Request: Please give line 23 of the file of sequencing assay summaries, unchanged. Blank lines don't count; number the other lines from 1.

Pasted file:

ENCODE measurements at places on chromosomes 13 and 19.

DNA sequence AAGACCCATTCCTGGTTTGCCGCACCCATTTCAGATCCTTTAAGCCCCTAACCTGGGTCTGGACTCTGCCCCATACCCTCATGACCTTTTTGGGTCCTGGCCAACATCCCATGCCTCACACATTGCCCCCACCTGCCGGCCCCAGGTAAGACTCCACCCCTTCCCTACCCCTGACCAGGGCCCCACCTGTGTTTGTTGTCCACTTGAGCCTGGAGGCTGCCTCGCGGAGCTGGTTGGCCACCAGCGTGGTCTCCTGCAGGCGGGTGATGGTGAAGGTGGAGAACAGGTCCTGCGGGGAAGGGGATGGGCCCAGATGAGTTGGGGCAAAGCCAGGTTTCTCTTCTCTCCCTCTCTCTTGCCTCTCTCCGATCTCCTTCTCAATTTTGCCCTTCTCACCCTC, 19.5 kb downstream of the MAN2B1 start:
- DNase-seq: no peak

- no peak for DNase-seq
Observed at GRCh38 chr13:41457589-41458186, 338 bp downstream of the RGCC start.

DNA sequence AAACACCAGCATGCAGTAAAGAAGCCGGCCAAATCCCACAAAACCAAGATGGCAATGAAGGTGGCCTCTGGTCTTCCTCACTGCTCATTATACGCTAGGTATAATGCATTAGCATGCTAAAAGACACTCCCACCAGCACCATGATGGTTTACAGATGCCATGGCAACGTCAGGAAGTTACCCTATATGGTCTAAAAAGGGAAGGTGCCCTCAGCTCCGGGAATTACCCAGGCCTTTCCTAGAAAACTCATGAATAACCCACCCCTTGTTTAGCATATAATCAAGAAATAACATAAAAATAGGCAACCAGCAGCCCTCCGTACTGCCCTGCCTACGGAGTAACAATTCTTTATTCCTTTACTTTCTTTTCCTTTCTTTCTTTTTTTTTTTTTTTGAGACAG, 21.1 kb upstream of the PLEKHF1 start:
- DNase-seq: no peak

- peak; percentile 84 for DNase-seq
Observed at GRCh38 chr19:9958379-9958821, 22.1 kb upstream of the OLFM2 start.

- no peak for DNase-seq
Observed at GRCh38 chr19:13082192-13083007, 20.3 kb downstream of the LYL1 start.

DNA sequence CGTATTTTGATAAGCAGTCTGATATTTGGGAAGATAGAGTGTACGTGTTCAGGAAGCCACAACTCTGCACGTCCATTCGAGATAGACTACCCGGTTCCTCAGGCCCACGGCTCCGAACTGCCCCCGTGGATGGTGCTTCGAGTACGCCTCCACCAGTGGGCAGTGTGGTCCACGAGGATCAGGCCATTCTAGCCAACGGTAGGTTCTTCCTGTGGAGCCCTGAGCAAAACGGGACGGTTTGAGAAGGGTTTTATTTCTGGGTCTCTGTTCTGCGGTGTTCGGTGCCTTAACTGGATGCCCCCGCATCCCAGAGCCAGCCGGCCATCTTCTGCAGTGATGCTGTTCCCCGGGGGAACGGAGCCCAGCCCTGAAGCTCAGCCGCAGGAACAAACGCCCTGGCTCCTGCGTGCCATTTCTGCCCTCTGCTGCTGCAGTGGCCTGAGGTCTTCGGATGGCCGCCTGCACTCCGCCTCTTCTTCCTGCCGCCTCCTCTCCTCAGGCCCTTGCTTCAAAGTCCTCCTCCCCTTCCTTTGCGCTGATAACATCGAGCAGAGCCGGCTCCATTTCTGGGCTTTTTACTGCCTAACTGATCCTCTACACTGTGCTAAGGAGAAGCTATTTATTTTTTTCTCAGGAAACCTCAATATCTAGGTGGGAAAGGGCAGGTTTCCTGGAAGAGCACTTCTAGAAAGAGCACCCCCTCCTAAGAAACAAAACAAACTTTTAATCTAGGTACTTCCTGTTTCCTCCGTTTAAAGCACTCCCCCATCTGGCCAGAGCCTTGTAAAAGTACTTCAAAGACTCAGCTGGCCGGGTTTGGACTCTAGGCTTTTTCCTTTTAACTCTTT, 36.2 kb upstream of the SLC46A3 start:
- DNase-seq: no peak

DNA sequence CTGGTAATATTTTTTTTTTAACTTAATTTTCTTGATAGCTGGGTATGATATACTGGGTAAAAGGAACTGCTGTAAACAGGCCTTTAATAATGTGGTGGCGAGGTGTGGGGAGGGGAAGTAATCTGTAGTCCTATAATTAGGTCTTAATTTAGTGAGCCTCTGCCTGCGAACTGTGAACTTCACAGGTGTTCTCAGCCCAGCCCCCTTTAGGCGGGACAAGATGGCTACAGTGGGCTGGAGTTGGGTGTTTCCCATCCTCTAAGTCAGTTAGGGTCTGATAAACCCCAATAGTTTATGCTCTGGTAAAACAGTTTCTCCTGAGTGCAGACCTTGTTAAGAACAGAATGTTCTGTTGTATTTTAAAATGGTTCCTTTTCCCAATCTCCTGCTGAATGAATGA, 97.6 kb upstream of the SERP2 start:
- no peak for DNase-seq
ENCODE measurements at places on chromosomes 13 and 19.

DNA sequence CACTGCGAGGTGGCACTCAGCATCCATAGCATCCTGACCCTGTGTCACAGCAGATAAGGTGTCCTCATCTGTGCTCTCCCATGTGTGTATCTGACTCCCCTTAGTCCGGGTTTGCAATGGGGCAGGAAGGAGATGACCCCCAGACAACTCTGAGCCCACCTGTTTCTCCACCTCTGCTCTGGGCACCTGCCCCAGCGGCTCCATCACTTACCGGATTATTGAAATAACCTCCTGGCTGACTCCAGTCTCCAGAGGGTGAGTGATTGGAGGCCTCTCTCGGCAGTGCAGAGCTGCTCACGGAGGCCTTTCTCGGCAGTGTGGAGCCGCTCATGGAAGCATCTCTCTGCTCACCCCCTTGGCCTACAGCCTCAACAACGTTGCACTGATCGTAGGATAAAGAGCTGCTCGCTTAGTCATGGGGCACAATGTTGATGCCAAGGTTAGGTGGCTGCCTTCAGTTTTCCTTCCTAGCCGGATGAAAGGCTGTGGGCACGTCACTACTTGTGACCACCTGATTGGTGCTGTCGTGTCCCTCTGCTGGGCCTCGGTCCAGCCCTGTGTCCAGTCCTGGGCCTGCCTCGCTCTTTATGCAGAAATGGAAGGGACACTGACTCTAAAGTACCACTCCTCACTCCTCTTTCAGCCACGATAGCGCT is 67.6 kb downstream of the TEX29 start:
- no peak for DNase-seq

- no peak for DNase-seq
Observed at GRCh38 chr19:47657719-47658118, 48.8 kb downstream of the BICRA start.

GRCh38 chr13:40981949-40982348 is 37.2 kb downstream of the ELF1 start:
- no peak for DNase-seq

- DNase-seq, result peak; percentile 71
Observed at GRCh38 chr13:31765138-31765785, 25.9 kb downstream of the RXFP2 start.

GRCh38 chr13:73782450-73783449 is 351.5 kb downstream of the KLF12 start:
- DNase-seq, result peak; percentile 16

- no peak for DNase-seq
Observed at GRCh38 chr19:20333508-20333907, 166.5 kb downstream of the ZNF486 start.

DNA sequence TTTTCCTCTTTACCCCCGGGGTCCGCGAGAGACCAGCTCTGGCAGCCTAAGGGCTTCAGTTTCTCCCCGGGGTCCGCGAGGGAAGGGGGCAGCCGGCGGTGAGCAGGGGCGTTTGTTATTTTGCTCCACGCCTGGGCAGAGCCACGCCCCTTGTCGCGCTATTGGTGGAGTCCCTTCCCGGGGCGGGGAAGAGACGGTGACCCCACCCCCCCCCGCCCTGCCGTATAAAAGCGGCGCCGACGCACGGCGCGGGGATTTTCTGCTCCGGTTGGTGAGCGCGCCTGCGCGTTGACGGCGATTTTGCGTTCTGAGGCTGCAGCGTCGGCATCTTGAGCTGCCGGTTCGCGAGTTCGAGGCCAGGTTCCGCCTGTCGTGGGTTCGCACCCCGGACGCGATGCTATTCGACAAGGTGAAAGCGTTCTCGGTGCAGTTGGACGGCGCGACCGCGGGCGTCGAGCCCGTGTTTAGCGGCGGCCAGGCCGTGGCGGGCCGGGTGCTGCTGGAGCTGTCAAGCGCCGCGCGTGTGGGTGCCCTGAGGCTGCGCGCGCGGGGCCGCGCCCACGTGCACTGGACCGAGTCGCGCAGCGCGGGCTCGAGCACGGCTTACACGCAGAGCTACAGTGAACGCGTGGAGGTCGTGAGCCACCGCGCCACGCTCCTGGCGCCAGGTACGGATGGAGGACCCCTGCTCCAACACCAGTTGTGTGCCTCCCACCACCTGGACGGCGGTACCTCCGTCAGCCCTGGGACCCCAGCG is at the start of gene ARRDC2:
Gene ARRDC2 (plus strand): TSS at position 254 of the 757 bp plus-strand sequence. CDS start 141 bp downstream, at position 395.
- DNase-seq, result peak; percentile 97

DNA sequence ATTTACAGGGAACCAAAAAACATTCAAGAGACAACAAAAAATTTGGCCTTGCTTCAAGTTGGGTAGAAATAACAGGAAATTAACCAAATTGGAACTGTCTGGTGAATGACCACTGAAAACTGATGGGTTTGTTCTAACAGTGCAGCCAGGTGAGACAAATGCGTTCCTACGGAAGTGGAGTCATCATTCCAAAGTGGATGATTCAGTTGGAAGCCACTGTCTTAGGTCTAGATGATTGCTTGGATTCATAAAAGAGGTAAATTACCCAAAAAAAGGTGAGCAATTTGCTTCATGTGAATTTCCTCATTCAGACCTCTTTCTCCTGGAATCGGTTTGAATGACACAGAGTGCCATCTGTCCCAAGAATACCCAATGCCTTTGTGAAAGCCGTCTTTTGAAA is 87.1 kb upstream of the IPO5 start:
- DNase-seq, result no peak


- DNase-seq, result peak; percentile 71